F. Bailey Norwood is Professor of Agribusiness, Oklahoma State University and Courtney Bir is Assistant Professor of Agricultural Economics, Oklahoma State University.
About 10% of Americans over the age of 18 consider themselves vegan or vegetarian as of January 2022.
That’s the main finding of an online survey we administered to 930 Americans, selected to be representative of the U.S population in terms of gender, education, age and income. The margin of error is plus or minus 2%.
Based on our findings, which will be published in a forthcoming academic journal article, we believe that this group of people, numbering some 16.5 million, is evenly split between vegetarians and vegans. Vegans don’t eat anything derived from animals, including eggs, milk and honey. Vegetarians avoid eating the flesh of animals, including beef, pork, poultry, fish and seafood.
Environmental activists urge Americans to shun meat. And adopting a vegan diet is increasingly fashionable because of the growing list of celebrities such as Benedict Cumberbatch, Stevie Wonder and Natalie Portman who say they refrain from eating animal products.
To be sure, the average American still consumes a lot of meat and poultry: more than 250 pounds per person every year, plus another 20 pounds of fish and shellfish. But additional evidence does suggest that the share of Americans on plant-based diets is rising.
When Purdue University agricultural economist Jayson Lusk led a survey of over 1,000 Americans monthly from 2013 to 2017, he found that only about 5% of Americans considered themselves vegan or vegetarian. That matched the results of a 2018 Gallup poll.
A more recent version of this survey using similar methods, now headed by Glynn Tonsor, a Kansas State University agricultural economist, has found that this proportion now stands at about 10% in January 2022. That’s the same as our estimate, and it offers further evidence that the share of Americans who are vegans or vegetarians has doubled in recent years.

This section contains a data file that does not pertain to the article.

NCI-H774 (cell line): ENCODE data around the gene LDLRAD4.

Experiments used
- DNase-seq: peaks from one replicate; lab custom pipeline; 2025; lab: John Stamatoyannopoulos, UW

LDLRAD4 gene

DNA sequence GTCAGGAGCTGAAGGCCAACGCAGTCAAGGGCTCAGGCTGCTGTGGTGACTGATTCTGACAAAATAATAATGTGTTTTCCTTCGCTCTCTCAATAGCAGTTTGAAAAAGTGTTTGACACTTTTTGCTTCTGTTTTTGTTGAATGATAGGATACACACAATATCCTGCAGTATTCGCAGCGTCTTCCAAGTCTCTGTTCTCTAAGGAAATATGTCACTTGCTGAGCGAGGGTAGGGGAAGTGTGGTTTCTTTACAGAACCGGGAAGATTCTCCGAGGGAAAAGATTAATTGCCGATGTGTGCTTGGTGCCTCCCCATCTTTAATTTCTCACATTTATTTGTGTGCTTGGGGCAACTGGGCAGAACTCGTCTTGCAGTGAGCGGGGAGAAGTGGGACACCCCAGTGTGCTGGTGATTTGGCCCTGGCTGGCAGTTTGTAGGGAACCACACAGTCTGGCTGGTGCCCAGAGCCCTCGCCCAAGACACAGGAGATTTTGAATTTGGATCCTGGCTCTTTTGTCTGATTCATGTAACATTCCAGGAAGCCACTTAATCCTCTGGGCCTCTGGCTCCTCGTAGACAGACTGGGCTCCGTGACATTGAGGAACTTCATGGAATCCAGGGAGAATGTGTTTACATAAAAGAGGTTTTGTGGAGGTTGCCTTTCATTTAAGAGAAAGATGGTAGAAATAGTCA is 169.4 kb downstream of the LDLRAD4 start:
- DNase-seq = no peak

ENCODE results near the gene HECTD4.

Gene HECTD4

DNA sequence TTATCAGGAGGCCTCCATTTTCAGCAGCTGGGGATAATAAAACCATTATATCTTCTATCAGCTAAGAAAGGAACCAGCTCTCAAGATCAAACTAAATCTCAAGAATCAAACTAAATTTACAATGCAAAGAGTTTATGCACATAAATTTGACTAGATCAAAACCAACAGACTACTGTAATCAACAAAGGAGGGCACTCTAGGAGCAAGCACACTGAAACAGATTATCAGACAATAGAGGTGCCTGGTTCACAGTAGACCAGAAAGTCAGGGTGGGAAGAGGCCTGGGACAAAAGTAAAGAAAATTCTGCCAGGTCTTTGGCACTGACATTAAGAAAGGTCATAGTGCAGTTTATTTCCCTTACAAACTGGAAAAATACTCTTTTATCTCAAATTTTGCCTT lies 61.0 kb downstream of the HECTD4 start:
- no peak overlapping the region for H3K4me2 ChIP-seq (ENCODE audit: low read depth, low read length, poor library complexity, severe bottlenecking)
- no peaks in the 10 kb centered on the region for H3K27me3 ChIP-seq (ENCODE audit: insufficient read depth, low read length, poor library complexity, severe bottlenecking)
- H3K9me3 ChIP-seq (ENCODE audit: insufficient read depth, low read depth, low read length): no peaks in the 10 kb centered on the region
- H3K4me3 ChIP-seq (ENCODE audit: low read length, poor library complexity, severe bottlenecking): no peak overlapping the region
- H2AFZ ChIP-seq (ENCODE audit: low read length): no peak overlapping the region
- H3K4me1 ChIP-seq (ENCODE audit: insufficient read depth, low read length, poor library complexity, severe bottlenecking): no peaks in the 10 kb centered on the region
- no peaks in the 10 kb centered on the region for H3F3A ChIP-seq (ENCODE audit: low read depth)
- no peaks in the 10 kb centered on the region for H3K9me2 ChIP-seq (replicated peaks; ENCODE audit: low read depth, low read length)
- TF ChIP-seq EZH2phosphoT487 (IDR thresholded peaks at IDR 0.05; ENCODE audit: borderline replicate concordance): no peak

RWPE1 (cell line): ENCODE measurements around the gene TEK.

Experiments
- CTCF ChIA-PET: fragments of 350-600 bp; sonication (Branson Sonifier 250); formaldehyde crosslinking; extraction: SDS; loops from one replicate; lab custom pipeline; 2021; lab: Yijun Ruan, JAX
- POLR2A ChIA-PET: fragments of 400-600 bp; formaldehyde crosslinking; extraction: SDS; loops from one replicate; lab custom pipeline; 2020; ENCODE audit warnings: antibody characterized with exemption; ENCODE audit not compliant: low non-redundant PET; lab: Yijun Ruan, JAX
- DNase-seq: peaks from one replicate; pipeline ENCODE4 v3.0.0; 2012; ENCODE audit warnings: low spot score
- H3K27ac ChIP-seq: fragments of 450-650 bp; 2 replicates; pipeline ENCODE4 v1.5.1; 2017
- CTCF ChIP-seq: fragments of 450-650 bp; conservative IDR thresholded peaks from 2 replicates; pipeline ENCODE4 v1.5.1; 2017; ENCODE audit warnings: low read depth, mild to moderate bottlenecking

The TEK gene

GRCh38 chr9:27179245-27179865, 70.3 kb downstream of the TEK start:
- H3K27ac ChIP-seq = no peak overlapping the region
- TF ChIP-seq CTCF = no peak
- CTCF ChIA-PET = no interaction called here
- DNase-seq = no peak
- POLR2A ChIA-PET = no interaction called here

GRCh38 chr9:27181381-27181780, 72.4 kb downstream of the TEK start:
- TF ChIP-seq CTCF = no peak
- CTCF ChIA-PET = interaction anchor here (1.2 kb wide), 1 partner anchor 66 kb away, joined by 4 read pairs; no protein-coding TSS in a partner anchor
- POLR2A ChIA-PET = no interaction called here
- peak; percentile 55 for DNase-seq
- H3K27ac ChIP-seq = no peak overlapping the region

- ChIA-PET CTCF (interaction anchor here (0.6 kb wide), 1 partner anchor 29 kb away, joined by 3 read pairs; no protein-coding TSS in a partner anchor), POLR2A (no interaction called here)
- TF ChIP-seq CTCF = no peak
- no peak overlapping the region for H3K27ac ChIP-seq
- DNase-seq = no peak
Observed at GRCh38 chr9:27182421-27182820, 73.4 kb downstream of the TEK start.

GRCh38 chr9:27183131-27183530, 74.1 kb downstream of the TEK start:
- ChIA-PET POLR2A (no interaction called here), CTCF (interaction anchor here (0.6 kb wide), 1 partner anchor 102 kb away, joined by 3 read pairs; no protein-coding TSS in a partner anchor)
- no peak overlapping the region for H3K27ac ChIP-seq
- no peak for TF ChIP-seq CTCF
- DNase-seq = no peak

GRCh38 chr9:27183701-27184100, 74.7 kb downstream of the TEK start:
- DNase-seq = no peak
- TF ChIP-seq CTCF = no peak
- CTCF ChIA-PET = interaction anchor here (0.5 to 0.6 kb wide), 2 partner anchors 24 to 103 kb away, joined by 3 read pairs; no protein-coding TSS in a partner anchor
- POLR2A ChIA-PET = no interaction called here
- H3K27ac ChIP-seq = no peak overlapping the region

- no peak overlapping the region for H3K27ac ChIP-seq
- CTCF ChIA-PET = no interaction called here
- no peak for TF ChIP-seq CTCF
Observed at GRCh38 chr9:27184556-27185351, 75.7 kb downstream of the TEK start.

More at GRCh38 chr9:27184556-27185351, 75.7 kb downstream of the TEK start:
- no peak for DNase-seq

However, not everyone who identifies as vegan or vegetarian sticks with their diet all the time.
A minor scandal arose when New York City Mayor Eric Adams, a self-proclaimed vegan, confessed that he occasionally eats fish. But Adams is no anomaly. It’s common for people who describe themselves as vegetarian to occasionally eat fish or meat. Food researchers like us call them partial vegetarians, but they might refer to themselves as flexitarians.
And there are probably more partial than true vegetarians in the U.S.
We see two good explanations for that. Some people eat so little meat they truly are more of a vegetarian than a nonvegetarian, so when asked in a survey they select the identity that best describes them. Another explanation could be the common tendency to misrepresent your own behavior in line with what you believe others will find virtuous.
Will this trend toward more vegans and vegetarians continue? Only time will tell, but food companies will certainly be watching.
Courtney Bir receives funding from the USDA.